1. If backyard carabao producers can organize themselves into a cooperative or association, then marketing of carabaos can be scheduled to get enough volume and sell direct to processors. Selling direct to processors will eliminate the unnecessary middlemen and will enable the producers to get better price for their animals since they are engaged in a regular meat processing operation.
2. Sell the animals in the auction or livestock markets where the degree of competition among buyers is high and therefore the price is advantageous. to the producers.
3. Sell the animals on actual live weight basis. This will enable the farmers to get the actual value of their animals if they are properly informed of the existing market price for different grades.
4. In distant areas where auction or livestock market is not available and producers association is absent, farmers should sell directly to butcher-retailers or shippers on a liveweight basis to eliminate the unnecessary market intermediaries.
In the absence of a weighing scale, the liveweight of the carabao can be estimated. The weight is significantly correlated to the height and the midriff girth. The height of the carabao is the vertical distance between the ground and the top of the withers. The midriff girth is the circumference of the abdominal region going over and around the back of the ventral midline at about the umbilicus or in front of the prepuce in the male.
In taking the estimated weight consider the measurements when the animal is at its normal and quiet stand.
For example, a carabao with a height of 55 inches and midriff girth of 53 inches will have an approximate weight of 250.0 kg.
Y = (-1560.48 + 23.92 (55) + 15.03 (53)
= (-1560.48 x 2112.1)
= 250.0 kg
Credit is important in the expansion of existing cattle projects and the encouragement of new ones to achieve our objective of increasing livestock production. The government is extending its full support in terms of credit and financing through participating rural banks by launching the Multi-Livestock Dispersal Loan Program (MLDLP). This program adopted a new system of animal dispersal where rural banks are tapped as distributing and collecting arms.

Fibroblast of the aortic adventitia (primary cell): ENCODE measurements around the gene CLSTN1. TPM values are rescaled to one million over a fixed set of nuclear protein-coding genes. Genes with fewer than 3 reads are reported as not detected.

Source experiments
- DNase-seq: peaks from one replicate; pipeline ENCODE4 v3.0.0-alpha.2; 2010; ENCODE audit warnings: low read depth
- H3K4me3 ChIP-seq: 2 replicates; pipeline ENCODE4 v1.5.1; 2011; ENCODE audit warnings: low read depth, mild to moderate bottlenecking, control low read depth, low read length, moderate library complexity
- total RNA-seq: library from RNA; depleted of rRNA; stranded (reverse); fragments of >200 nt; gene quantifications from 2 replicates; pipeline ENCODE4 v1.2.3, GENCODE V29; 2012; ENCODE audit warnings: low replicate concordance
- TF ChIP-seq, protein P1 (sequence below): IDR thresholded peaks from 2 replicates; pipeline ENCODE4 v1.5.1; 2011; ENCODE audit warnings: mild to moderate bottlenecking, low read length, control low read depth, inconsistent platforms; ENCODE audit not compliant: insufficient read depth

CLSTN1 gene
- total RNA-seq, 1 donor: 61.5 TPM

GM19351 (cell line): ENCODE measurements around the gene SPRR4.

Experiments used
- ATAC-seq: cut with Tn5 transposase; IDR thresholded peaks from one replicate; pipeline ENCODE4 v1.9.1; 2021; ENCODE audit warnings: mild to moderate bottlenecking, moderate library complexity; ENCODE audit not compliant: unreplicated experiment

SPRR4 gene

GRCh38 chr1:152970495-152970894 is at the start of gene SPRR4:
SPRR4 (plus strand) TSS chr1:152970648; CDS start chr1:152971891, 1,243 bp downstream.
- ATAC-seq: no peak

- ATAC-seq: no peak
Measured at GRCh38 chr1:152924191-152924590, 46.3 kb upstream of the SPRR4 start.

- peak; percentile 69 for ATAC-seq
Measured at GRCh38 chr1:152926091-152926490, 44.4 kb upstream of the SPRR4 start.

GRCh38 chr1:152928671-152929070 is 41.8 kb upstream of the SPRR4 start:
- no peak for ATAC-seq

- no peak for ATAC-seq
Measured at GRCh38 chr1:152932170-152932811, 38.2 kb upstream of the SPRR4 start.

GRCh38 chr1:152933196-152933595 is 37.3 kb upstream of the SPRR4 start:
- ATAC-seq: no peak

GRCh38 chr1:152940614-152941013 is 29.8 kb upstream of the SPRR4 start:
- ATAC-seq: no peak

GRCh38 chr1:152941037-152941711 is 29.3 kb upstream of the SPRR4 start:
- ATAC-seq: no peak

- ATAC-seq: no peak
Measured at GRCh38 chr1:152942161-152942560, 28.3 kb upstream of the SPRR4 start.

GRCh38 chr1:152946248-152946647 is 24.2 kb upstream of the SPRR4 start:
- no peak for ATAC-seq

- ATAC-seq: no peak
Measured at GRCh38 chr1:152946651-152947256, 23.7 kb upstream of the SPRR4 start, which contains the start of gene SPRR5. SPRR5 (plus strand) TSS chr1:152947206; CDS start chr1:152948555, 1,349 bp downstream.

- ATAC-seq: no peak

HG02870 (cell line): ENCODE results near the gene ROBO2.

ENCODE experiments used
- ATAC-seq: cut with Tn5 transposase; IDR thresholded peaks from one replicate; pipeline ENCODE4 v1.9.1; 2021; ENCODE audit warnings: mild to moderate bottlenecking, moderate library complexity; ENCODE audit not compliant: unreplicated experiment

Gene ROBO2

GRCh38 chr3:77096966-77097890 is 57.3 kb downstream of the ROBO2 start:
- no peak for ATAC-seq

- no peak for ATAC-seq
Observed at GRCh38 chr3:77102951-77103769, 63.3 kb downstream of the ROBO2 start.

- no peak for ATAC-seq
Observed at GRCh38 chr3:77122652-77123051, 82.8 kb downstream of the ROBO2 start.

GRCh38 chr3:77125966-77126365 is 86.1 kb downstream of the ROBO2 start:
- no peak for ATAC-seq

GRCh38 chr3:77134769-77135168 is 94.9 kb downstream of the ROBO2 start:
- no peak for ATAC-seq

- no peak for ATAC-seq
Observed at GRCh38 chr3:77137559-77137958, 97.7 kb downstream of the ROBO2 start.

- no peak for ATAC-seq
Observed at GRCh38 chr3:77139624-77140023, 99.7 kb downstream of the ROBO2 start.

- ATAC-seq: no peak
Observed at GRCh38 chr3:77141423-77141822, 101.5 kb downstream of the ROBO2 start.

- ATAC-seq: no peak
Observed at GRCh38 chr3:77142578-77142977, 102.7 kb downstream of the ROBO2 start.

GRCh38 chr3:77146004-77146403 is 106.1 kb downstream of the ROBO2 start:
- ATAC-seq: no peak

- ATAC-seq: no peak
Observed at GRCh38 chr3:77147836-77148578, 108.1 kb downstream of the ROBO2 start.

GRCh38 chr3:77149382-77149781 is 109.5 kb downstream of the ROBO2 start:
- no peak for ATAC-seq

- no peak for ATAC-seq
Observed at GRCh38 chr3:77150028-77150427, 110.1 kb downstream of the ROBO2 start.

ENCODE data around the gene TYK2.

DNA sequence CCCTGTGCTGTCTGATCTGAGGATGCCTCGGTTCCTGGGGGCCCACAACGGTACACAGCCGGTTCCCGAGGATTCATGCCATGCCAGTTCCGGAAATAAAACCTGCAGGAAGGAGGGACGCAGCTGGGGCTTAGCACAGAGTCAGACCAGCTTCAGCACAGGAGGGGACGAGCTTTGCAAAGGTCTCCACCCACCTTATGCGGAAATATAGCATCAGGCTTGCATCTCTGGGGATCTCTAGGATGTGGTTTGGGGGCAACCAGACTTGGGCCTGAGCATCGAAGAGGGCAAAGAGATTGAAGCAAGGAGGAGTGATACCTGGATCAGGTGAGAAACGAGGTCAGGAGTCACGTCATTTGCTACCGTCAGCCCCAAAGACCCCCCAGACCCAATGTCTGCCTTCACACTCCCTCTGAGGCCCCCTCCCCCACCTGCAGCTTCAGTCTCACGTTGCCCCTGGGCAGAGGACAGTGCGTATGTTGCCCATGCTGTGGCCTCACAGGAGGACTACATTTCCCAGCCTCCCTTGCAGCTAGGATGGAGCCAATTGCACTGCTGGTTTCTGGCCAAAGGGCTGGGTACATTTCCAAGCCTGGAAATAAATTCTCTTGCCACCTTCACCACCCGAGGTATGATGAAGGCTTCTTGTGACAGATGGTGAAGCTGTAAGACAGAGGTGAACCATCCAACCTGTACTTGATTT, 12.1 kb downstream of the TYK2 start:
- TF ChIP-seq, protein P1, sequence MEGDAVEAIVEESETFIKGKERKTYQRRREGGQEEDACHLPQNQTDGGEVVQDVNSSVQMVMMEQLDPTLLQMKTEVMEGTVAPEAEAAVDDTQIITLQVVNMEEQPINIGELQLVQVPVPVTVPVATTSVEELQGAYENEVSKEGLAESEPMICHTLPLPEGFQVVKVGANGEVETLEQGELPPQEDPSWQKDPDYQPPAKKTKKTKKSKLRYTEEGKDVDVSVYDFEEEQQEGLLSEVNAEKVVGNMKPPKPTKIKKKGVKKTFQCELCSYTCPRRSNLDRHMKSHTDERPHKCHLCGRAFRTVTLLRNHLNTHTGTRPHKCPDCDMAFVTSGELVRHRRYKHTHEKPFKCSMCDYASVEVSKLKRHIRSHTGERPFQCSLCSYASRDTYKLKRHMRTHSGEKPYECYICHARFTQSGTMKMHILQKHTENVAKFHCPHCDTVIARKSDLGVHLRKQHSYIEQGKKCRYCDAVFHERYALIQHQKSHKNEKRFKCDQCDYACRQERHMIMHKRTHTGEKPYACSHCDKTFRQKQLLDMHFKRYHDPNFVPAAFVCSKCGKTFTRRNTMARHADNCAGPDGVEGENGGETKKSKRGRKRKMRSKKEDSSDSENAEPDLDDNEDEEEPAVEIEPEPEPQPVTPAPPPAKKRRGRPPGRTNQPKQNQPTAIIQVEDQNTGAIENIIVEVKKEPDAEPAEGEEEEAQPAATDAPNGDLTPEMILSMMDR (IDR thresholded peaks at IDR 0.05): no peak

At present, the Rural Banks of Barili and Santander, Community Bank of Medellin, and Bangko del Norte in Cebu; Cooperative Bank of Bohol, Rural Bank of Larena, Siquijor and Cooperative Bank of Negros Oriental, Rural Bank of Sta. Catalina and Valencia in Negros Oriental in coordination with the Department of Agriculture and the Bureau of Animal Industry is servicing MLDLP.
The loan is primarily used to purchase animals either for breeding and fattening. The financing scheme is as follows:
- Size of Loan
- Payment and Amortization Plan
Term = 8 years, equal annual payment with two (2) yrs. Of grace period on principal.Table 8. Eight (8)- year Amortization schedule
- Year 1 Interest only 10%
- Year 2 Interest only 10%
- Year 3 16.66 % of principal plus 10% on balance
- Year 4 16.66 % of principal plus 10% on balance
- Year 5 16.66 % of principal plus 10% on balance
- Year 6 16.66 % of principal plus 10% on balance
- Year 7 16.66 % of principal plus 10% on balance
- Year 8 16.66 % of principal plus 10% on balance
For more information, contact:
Department of Agriculture
Regional Field Unit No. VII
M. Velez St., Cebu City
The publication of this guide was made possible through the Livestock Division of DA-RFU-VII. May this serve our clientele at its best. – Eduardo B. Lecciones, Jr., Regional Executive Director